The union memo landed in the inboxes of many players Thursday, following the news of a new collective bargaining agreement late Wednesday night. After an initial salutation and note that players' association executive director Tony Clark would sign the paperwork in the day ahead, the letter presented a "review to help contrast some of the more foolhardy media commentary."
What followed in the memo is a list of what appears to be highlights of the deal, cast in such a way that explained the advantages gleaned for the players, line by line. It’s like a greatest hits reel.
"Significantly modified Draft Pick Compensation, greatly relieving the burden for those Players achieving free agency"… "Increased the MLB minimum salary by $50-$70,000 over the course of the agreement for the over 400 Players at the minimum salary"… "Guaranteed the full funding of the benefit/pension plan at a cost to the owners of $1 Billion over the course of the agreement"… "Locked in defined contributions to the 401k plan totaling $18,000 a year per player"…"Expanded the reach of the game globally, while securing preferable schedules, travel, and significantly increased compensation for Players."…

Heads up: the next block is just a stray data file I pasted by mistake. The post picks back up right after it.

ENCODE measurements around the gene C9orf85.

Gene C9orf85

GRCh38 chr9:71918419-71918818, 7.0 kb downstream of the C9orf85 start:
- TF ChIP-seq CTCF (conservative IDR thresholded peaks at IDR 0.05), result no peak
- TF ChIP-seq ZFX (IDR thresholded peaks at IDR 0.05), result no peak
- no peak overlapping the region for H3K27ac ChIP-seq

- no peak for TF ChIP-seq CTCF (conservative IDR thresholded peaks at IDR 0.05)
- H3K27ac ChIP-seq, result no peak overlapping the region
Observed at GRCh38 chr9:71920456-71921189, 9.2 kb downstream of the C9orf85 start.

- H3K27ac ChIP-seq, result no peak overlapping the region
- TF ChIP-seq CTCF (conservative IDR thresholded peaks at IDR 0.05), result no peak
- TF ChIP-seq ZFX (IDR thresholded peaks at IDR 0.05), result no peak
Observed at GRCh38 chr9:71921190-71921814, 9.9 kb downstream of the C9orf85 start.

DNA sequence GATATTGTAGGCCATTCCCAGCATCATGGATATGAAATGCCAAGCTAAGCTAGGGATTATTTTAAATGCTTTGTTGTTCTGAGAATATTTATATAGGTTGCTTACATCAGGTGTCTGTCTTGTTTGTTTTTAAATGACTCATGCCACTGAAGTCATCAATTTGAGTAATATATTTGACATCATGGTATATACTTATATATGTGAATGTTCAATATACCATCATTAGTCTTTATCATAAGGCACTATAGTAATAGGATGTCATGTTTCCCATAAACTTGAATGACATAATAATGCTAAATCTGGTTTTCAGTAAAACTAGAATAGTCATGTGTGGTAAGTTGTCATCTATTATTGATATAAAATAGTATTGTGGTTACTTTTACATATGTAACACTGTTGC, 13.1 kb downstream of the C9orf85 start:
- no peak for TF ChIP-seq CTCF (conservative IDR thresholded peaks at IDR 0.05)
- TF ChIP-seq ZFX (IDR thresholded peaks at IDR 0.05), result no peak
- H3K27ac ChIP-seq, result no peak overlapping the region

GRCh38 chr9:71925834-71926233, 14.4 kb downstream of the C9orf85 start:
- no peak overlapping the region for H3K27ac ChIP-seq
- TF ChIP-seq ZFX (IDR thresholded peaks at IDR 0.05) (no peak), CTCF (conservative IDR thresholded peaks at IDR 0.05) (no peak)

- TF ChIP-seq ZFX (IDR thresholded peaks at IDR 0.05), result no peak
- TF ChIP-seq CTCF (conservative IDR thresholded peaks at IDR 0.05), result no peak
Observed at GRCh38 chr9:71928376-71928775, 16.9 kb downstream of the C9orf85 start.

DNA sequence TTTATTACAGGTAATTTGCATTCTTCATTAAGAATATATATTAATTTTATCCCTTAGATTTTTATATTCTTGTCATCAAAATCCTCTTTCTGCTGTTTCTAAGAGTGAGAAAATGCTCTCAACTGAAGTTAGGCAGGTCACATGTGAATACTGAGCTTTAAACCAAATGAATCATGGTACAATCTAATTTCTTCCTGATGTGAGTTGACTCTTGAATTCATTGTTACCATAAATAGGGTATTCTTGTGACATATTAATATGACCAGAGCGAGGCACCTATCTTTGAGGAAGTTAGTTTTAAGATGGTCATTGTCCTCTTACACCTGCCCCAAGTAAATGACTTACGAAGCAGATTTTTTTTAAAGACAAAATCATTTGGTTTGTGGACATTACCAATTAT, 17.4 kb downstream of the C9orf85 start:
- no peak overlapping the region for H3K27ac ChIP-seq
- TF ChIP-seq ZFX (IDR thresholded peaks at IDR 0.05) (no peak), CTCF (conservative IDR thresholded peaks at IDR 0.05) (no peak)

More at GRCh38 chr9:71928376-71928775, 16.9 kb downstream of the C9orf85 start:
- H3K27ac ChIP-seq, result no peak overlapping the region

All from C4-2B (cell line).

In a section titled CORE ECONOMICS, the first note refers to the competitive balance tax (CBT):
"Reduced the tax burden on the first-time CBT Clubs, promoting further competition for Players across the league."
That is followed by a line that jumped off the page for some of those who have read it: "Increased the tax burden for the highest and most habitual CBT offenders."
Within the context of a long accounting of players' association victories, the words seem entirely out of place. Strange. Because an increased tax burden for the highest and most habitual CBT offenders -- the Yankees, the Dodgers -- is actually a really bad thing for the union, because it chases away those teams from spending on payroll.